Daily ESG Briefing: Aflac puts $2.1bn into sustainable infra via Denham Capital

The latest developments in sustainable finance

Aflac Global Investments, the $129bn asset management arm of insurer Aflac Incorporated, has put $2bn into a new sustainable infrastructure debt platform from Denham Capital. As part of the strategic partnership, Aflac will take a 24.9% stake in Denham’s Sustainable Infrastructure Platform and will put $100m into the platform’s next equity fund. Denham Capital manages more than $10bn in assets across private equity and credit. Its sustainable infrastructure investments are focused on renewables, energy storage, water and resources assets.  

HSBC, Moody’s ESG, KPMG and S&P Global are amongst 18 founding members of the Australian Sustainable Finance Institute, which will replace the current Australian Sustainable Finance Initiative. The new, permanent body will coordinate the delivery of the sustainability roadmap developed by the initiative. The founding directors are Katharine Tapley, Head of Sustainable Finance at ANZ; Michelle McPherson, CFO at Insurance Australia Group; and Kristian Fok, CIO of Cbus Super Fund. 

Meanwhile, the Australian Council of Superannuation Investors has warned of a “race to the middle” in its inaugural review of the country’s new Modern Slavery Act. An assessment of 151 companies within the ASX 200 shows that, while most are complying with the minimum requirements under the new law, less than half identified how key policies are communicated or enforced, with only 13% outlining details about training and 33% elaborating on supply chain risk assessments.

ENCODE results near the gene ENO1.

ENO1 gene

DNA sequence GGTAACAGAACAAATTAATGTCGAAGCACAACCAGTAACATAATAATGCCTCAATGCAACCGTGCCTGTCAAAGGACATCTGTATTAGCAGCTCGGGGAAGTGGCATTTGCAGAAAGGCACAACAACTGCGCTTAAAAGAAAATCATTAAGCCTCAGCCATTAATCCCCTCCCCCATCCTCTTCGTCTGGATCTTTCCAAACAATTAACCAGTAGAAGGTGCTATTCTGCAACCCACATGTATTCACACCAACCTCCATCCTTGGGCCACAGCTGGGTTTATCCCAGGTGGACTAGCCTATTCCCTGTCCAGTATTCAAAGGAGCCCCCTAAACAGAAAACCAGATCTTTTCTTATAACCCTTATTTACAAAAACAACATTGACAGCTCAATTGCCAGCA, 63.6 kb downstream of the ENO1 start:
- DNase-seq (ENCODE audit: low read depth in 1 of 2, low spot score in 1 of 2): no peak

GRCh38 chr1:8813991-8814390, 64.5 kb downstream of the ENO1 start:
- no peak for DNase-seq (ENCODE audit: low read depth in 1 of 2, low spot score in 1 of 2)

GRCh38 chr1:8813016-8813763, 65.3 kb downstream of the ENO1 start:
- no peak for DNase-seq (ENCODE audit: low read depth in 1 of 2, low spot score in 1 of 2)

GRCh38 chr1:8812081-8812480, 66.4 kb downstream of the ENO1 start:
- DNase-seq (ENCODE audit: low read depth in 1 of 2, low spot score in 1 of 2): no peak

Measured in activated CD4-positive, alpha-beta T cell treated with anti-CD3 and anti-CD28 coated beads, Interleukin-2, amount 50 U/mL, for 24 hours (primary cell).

More than 10 organisations in the UK have added their names to a pledge to ‘green’ their pension funds. Tesco, the International Institute for Environment & Development, and OVOEnergy are amongst the new signatories to Make My Money Matter’s Green Pension Charter, which requires signatories to engage with trustees and pension providers on how their staff pension schemes can commit to reaching Net Zero before 2050. 

The UK’s Financial Conduct Authority (FCA) is running the second phase of its Digital Sandbox pilot, a collaboration with the City of London Corporation to support start-ups developing ESG data and disclosure tools. Applications will open in September.

BlackRock supported 47% of environmental and social-based shareholder proposals, and voted against 255 directors and 319 over climate related concerns, according to its 2021 voting overview. The asset manager undertook 2,150 engagements over board quality and effectiveness, and said it voted against 1,862 directors at 975 companies over concerns related to board diversity. 

Board-level diversity is good for boardroom culture and performance, according to research from the UK’s Financial Reporting Council. The study, undertaken in conjunction with London Business School, the Leadership Institute and SQW, added that “diversity without active inclusion is unlikely to encourage new talent to the board”.

BHP Group is considering exiting oil and gas, according to Bloomberg. The Australian miner is said to be reviewing its petroleum business and considering options, including a trade sale.